Michele Simionato: The decorator module version 3 is out!
Posted by patrick sur décembre 16, 2008
Source: http://www.artima.com/weblogs/viewpost.jsp?thread=245050 (« After a few weeks of work, version 3 of the decorator module is finally out. The new version is a major rewrite of the original implementation, lots of things have been improved under the hood, and the documentation has had a major overhaul too. The module is hosted on the PyPI site: http://pypi.python.org/pypi/decorator…This post is intended for users of old versions of the decorator module who want to know what’s new and the reasons for the change. Version 3 is a major release and it breaks compatibility with the past in a minor way, but I expect 99.9% of my users to upgrade to the new version without seeing any difference. You can download the tarball here.
Here is a list of the most relevant changes/improvements.
- I have completed the move to PyPI. For a long time I have wanted to move the package from my site (which is hosted on the Pittsburgh University servers and completely out of my control) to PyPI. The first version to be hosted on PyPI was version 2.3.2, released two weeks ago. The impressive thing – to me, at least – is that I had 1008 downloads in thirteen days: incredible! I have no idea of how many downloads I had for the previous versions, so I cannot compare, but from now on I can have an idea of the popularity of the module. That’s good. The move to PyPI was not complete however, since, the documentation for the module was still hosted on my site. With version 3.0, instead, everything is hosted on PyPI….
There are also a few considerations I would like to make.
From the start the decorator module was developed with the attitude of teach a man to fish: instead of providing a large API, I have provided a significant collections of examples and recipes. The idea is that you should be able to write your own decorators by yourselves. Version 3 of the module is going even more in that direction.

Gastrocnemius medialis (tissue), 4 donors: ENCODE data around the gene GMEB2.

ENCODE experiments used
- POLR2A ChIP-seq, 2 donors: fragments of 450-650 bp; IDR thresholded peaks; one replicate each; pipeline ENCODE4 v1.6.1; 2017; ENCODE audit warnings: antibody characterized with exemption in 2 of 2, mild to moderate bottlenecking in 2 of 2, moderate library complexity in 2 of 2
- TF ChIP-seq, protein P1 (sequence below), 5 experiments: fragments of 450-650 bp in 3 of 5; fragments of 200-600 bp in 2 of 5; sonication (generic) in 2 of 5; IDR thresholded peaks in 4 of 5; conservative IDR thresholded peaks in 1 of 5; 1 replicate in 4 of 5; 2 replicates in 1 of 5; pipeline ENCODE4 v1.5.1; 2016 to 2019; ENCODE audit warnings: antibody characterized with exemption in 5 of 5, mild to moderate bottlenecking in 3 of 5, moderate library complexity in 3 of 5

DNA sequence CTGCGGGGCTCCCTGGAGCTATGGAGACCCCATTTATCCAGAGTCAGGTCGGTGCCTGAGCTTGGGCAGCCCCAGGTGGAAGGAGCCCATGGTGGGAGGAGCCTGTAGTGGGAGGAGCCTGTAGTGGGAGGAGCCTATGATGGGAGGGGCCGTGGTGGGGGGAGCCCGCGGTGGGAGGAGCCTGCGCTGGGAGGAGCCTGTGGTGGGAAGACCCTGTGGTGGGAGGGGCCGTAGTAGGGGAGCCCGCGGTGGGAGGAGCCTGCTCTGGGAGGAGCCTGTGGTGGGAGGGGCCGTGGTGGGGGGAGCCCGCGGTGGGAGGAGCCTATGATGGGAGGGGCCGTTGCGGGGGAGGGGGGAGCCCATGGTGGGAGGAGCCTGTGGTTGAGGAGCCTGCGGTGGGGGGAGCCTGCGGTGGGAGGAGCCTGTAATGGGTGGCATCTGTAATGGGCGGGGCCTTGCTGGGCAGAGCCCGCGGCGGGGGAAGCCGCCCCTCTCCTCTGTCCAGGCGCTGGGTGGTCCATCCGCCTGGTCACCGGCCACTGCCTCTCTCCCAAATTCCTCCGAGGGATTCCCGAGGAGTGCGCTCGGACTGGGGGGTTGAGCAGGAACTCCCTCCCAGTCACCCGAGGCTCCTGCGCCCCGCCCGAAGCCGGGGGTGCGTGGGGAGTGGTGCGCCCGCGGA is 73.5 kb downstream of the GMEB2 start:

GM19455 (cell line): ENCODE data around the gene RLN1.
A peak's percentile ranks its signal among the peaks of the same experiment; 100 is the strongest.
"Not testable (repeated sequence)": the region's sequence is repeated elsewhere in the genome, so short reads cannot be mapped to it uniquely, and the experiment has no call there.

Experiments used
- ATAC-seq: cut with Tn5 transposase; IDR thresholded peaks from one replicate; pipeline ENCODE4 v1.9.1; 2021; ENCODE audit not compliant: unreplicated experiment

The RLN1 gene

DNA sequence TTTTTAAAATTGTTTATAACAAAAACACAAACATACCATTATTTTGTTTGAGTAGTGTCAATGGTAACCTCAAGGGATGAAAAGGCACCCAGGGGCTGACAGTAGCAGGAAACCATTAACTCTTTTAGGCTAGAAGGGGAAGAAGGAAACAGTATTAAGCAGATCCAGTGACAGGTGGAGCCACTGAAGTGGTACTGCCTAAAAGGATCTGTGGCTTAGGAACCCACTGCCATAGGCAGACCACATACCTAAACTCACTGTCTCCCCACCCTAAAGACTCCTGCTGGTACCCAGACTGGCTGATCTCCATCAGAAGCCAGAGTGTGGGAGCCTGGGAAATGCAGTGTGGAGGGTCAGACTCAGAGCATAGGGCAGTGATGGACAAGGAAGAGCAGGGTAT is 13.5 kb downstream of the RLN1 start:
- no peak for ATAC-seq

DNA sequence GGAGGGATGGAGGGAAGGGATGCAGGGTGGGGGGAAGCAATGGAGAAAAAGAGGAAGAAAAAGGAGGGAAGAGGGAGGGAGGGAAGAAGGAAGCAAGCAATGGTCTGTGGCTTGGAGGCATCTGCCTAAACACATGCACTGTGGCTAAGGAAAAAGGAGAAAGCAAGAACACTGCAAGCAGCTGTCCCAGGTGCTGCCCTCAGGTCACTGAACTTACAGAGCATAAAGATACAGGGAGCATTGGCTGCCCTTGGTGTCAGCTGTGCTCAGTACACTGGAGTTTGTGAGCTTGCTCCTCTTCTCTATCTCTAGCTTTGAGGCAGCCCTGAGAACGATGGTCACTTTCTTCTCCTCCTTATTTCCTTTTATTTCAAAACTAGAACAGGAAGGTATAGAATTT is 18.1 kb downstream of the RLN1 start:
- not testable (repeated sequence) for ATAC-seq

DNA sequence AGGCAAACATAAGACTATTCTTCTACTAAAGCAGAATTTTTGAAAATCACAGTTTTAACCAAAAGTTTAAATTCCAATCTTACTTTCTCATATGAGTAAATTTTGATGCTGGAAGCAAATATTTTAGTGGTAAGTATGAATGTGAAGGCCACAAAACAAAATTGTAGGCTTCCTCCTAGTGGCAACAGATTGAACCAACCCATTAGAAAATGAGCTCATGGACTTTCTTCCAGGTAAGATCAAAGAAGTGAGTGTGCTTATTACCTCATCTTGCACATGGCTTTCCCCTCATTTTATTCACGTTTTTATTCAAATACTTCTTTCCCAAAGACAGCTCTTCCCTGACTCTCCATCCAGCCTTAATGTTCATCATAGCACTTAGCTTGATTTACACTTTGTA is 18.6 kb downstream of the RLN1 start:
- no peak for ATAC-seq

I have refactored the internals so that now you can not only write you decorators on your own, but you can also write your own decorator facility – the equivalent of decorator – by means of the FunctionMaker class. At the same time the rewriting makes the module more of a library and less of a framework. For instance, in past versions you were forced to write your decorators in terms of caller functions with the signature caller(f, *args, **kw); now you can write your own decorator framework and use the conventions you like. In the documentation I give the example of decorator_apply, which is able to convert third party decorators into signature preserving decorators without rewriting them.
I did not expect the decorator module to leave so long (it is nearly four years old already). In my original intentions, the module was intended to be provisional, a workaround that should have been dropped once better support for decorators entered in the standard library. Unfortunately that never happened. It is true that Python 2.5 added some support for decorators in the functools module, but that support is insufficient in my opinion. Also, I had great hopes for the Function Signature Object (PEP 362) but after more than two years nothing happened. I still hope it will become possible to change the signature of functions in future versions of Python: when that will happen, the decorator module will become obsolete and I will have less code to maintain.. »)